Charlie Patton is one of the central early musicians of the Delta Blues genre. His percussive guitar style and earthy vocal delivery are the elements that have came to characterise the region's blues style. In 2014 Patton's “High Water Everywhere, Parts I & II” was inducted into The Blues Hall of Fame as “A Classic of Blues Recording”.

In 2008 I created a little video clip as a homage to Charlie Patton. It features one of my favourite Patton songs 'High Water Everywhere, part 2'. I made use of Patton's grave marker that musician John Fogerty financed back in 1990. I uploaded the clip to YouTube and thought nothing more of it ...until the comments started flooding in. 39,000 views later, the controversy over the clip still rages. I still get emails about it. No death threats have been received thus far. When you get a moment call into YouTube and have a look at what all the fuss is about:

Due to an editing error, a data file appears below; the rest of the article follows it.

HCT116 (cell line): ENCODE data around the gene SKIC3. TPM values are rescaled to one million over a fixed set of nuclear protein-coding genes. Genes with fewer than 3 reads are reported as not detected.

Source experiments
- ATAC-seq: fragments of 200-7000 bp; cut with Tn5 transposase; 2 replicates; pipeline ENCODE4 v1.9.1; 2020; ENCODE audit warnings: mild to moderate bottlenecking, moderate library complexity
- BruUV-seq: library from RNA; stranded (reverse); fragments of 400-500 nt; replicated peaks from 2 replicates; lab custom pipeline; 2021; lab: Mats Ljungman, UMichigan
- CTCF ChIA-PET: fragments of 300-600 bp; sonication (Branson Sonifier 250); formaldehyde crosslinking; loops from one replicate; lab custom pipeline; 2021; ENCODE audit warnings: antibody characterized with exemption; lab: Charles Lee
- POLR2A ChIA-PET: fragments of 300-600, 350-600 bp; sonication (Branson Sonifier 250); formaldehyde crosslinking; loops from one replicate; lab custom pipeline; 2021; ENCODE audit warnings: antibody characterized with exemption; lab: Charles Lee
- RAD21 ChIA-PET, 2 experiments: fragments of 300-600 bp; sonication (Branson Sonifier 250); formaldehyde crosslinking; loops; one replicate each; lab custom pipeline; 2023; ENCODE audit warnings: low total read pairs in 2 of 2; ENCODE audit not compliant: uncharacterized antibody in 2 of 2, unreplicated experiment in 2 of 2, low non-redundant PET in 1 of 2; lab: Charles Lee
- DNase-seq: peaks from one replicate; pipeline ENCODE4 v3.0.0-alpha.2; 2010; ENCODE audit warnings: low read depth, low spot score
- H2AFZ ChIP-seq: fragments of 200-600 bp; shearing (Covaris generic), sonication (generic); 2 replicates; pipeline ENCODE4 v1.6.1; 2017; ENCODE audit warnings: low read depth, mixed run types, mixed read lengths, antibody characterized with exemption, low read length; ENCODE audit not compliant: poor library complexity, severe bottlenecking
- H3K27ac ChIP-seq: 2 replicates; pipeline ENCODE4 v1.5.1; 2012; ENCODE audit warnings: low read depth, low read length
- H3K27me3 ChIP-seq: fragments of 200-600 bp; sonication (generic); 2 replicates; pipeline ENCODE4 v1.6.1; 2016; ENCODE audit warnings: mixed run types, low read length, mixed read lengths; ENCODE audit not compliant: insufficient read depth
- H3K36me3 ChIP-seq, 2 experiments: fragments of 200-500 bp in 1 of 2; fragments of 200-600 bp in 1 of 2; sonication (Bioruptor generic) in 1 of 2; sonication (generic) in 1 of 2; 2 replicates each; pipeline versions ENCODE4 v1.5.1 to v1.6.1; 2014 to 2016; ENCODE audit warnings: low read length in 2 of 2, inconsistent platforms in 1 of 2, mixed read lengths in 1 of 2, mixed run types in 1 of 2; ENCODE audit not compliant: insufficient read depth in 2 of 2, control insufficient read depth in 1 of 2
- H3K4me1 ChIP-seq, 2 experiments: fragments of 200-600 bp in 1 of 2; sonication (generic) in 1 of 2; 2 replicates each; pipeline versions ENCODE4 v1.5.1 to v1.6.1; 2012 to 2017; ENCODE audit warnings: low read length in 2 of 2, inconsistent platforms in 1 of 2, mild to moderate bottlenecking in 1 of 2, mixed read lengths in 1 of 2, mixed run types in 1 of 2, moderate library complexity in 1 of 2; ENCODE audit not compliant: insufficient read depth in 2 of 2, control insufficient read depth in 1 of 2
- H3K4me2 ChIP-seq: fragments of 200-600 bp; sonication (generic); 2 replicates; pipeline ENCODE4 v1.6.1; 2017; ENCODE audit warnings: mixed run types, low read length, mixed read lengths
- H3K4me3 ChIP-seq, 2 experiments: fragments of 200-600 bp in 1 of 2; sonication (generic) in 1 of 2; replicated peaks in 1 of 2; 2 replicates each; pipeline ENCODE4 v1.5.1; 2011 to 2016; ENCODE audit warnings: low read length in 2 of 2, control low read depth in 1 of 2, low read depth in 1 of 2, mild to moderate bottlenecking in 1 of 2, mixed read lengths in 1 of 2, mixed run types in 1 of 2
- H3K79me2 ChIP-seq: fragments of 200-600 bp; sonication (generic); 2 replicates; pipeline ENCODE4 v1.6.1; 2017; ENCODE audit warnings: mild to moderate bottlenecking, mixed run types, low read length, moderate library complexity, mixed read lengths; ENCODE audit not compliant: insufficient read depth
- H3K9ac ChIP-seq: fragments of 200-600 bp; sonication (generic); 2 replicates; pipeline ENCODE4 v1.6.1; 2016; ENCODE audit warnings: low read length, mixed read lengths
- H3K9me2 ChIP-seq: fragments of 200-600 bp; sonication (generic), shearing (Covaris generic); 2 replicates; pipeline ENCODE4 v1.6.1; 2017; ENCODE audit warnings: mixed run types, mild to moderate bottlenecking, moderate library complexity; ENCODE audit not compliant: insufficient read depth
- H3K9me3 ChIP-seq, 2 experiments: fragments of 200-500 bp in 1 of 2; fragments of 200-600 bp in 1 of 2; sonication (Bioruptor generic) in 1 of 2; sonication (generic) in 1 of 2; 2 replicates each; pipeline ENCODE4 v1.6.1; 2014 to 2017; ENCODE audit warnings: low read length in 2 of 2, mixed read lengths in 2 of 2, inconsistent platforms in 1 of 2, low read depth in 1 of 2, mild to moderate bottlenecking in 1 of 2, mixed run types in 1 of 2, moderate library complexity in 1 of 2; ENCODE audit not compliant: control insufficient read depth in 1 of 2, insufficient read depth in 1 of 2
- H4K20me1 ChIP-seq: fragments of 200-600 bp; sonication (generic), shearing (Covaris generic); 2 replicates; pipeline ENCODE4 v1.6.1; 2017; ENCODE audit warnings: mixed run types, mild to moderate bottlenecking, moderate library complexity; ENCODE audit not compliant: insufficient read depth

Charlie Patton clip:

Read the array of comments. Some folks don't get out much! Pick the comments that belong here Rubbish Bin

Despite the protests and feeling somewhat embarrassed over my amateurish efforts with this clip, I thought I would create a more polished one.

Charlie Patton: "Screamin' and Hollerin' the Blues".

The sablues channel on YouTube has a number of other clips that have incited some hate mail also. Call in and have a browse.

In The Pines

"In The Pines"
A video clip featuring: Roscoe Holcomb, Leadbelly, Charlie Louvin, The Greatful Dead, Earl Scruggs, Dave Von Ronk, The Carter Sisters, Bow Thayler, Hugo Race, The Osbourne Brothers, Erin Bode and The Oak Ridge Boys.
Video by David Stoeckel

"In the Pines", also known as "Black Girl" and "Where Did You Sleep Last Night", is a traditional American folk song which dates back to at least the 1870s, and is believed to be Southern Appalachian in origin. The identity of the song's author is unknown, but it has been recorded by many artists in numerous genres.


Jack Rose
Jack Rose. "Song for the Owl".
From the album 'The Black Dirt Sessions'. 2010.
Video by David Stoeckel.

Jack Rose was an inventive and self-taught player on acoustic six-string, 12-string, and lap steel guitar.
Rose's burgeoning career was cut short when died on Friday, December 4, 2009, of a heart attack. He was 38 years old.